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Study: Multivitamins may lower cancer risk in men
America’s favorite dietary supplements, multivitamins, modestly lowered the risk for cancer in healthy male doctors who took them for more than a decade, the first large study to test these pills has found.
The result is a surprise because many studies of individual vitamins have found they don’t help prevent chronic diseases and some have even caused problems.
In the new study, multivitamins cut the chance of developing cancer by 8 percent. That is less effective than a good diet, exercise and not smoking, each of which can lower cancer risk by 20 percent to 30 percent, cancer experts say.
Multivitamins also may have different results in women, younger men or people less healthy than those in this study.
“It’s a very mild effect and personally I’m not sure it’s significant enough to recommend to anyone” although it is promising, said Dr. Ernest Hawk, vice president of cancer prevention at the University of Texas MD Anderson Cancer Center and formerly of the National Cancer Institute.
“At least this doesn’t suggest a harm” as some previous studies on single vitamins have, he said.
Hawk reviewed the study for the American Association for Cancer Research, which is meeting in Anaheim, Calif., where the study was to be presented on Wednesday. It also was published online in the Journal of the American Medical Association.
About one-third of U.S. adults and as many as half of those over 50 take them. They are marketed as a kind of insurance policy against bad eating. Yet no government agency recommends their routine use “regardless of the quality of a person’s diet,” says a fact sheet from the federal Office of Dietary Supplements.
Some fads, such as the antioxidant craze over vitamins A and E and beta-carotene, backfired when studies found more health risk with those supplements, not less. Many of those were single vitamins in larger doses than the “100 percent of daily value” amounts that multivitamins typically contain.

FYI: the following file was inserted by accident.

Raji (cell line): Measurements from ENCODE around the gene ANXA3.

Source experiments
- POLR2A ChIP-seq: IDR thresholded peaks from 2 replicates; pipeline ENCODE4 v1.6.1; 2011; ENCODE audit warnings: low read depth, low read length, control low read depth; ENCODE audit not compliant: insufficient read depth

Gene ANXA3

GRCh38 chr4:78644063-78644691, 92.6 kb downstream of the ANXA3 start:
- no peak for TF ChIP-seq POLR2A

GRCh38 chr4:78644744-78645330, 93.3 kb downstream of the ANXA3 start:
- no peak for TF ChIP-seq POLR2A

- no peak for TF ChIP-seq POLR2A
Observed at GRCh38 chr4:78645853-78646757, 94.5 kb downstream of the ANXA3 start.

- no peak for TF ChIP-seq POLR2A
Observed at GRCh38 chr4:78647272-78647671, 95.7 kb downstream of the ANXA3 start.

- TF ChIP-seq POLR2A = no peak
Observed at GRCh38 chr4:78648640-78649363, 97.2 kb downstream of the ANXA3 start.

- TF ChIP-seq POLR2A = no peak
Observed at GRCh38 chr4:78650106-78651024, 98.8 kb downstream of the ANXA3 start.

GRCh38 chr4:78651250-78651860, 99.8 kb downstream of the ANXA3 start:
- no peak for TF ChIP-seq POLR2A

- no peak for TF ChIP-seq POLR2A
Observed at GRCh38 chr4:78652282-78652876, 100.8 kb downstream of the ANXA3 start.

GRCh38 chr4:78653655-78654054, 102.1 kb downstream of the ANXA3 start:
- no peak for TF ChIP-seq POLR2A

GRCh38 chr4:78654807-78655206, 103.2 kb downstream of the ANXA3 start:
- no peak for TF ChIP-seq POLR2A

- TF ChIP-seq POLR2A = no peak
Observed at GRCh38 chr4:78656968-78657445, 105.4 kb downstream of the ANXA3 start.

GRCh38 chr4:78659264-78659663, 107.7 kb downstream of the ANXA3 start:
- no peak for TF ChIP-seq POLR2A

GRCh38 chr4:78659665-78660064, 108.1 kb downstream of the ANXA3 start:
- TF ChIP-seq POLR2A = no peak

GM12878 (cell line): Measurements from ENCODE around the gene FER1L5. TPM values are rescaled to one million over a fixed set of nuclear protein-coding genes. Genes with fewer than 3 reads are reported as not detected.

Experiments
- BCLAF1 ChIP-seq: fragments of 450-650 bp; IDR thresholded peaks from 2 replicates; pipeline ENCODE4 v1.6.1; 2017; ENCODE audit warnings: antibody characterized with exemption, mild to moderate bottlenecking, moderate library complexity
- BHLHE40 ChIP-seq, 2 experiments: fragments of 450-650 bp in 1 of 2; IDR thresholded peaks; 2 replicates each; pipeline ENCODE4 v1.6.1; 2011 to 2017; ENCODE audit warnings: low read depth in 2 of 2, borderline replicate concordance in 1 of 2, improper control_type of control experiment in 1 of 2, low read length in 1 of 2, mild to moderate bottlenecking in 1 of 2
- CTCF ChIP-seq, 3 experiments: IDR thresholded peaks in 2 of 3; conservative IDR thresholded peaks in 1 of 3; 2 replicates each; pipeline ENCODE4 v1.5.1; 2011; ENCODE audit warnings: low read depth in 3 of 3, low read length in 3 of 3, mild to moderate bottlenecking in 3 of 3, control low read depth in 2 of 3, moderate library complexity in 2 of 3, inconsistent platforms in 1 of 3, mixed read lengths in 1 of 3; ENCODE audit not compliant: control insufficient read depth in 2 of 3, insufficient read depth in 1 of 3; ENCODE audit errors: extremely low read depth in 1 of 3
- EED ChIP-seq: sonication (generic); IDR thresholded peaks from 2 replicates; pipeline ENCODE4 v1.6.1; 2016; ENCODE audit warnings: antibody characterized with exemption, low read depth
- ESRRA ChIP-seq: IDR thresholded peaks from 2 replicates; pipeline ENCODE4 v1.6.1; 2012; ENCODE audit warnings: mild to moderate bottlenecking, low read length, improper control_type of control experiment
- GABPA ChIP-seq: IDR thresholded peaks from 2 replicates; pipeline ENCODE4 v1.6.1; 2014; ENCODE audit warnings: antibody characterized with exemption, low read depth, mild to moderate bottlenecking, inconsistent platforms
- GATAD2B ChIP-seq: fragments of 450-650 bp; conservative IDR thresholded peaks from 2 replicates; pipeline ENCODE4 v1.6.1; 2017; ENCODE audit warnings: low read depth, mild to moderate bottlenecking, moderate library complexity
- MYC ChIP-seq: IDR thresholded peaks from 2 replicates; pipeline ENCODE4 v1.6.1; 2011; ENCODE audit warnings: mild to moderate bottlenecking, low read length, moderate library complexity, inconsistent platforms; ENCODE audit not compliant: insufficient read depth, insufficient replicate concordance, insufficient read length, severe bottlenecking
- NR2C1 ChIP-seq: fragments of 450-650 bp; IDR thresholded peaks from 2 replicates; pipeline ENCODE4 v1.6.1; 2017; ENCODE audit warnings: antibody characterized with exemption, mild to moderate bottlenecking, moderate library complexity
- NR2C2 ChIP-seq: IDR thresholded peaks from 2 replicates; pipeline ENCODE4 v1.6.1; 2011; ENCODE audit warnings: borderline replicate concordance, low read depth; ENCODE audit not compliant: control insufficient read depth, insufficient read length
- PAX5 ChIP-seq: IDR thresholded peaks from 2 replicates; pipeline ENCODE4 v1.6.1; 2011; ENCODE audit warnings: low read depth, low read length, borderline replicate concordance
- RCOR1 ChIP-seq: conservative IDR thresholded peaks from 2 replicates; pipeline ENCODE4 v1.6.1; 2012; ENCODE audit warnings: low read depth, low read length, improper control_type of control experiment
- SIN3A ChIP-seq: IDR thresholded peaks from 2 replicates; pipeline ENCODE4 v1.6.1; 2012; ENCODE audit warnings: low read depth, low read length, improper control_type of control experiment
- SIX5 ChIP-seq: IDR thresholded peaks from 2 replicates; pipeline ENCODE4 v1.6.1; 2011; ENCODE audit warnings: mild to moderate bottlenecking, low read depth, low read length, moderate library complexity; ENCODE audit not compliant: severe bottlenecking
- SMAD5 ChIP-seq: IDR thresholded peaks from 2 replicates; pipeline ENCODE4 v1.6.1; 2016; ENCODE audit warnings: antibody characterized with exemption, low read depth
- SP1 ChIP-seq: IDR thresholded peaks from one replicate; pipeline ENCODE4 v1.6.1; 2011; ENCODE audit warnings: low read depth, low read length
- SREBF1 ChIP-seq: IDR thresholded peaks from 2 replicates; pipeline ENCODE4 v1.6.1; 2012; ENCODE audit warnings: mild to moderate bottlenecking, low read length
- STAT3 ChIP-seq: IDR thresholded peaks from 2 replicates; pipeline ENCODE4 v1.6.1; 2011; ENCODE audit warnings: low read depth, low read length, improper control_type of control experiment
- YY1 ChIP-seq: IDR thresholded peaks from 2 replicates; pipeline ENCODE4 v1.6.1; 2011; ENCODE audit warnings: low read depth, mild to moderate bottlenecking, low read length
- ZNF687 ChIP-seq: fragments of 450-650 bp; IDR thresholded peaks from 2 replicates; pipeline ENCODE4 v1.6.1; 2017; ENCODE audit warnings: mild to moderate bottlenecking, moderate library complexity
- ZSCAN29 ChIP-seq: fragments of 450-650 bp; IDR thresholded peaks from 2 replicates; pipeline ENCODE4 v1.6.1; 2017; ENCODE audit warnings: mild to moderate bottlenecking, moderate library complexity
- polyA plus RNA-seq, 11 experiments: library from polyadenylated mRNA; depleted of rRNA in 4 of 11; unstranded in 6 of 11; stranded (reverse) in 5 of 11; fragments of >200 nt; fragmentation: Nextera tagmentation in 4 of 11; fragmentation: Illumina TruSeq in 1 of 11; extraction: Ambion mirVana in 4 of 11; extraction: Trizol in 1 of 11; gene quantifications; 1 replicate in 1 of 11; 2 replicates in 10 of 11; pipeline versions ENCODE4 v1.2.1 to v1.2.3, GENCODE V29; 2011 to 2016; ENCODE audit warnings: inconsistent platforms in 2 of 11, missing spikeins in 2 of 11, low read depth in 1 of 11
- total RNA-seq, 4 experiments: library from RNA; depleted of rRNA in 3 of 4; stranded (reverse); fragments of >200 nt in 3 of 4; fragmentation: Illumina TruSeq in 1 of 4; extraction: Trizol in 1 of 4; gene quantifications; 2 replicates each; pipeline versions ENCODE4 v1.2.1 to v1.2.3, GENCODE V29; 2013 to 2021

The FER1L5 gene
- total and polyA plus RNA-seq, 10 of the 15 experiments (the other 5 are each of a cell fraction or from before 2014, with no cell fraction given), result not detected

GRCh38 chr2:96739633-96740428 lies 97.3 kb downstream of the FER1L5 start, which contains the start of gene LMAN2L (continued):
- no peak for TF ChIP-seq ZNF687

Science on vitamins has been skimpy. Most studies have been observational — they look at groups of people who do and do not use vitamins, a method that can’t give firm conclusions.
Dr. J. Michael Gaziano, of Brigham and Women’s Hospital and VA Boston, led a stronger test. Nearly 15,000 male doctors who were 50 or older and free of cancer when the study started were given monthly packets of Centrum Silver or fake multivitamins without knowing which type they received.
After about 11 years, there were 2,669 new cancers, and some people had cancer more than once. For every 1,000 men per year in the study, there were 17 cancers among multivitamin users and more than 18 among those taking the placebo pills. That worked out to an 8 percent lower risk of developing cancer in the vitamin group.
Multivitamins made no difference in the risk of developing prostate cancer, which accounted for half of all cases. They lowered the risk of other cancers collectively by about 12 percent. There also was a trend toward fewer cancer deaths among multivitamin users, but the difference was so small it could have occurred by chance alone.
Side effects were fairly similar except for more rashes among vitamin users. The National Institutes of Health paid for most of the study. Pfizer Inc. supplied the pills and other companies supplied the packaging.
The main reason to take a multivitamin is to correct or prevent a deficiency, “but there may be a modest benefit in reducing the risk of cancer in older men,” Gaziano said.
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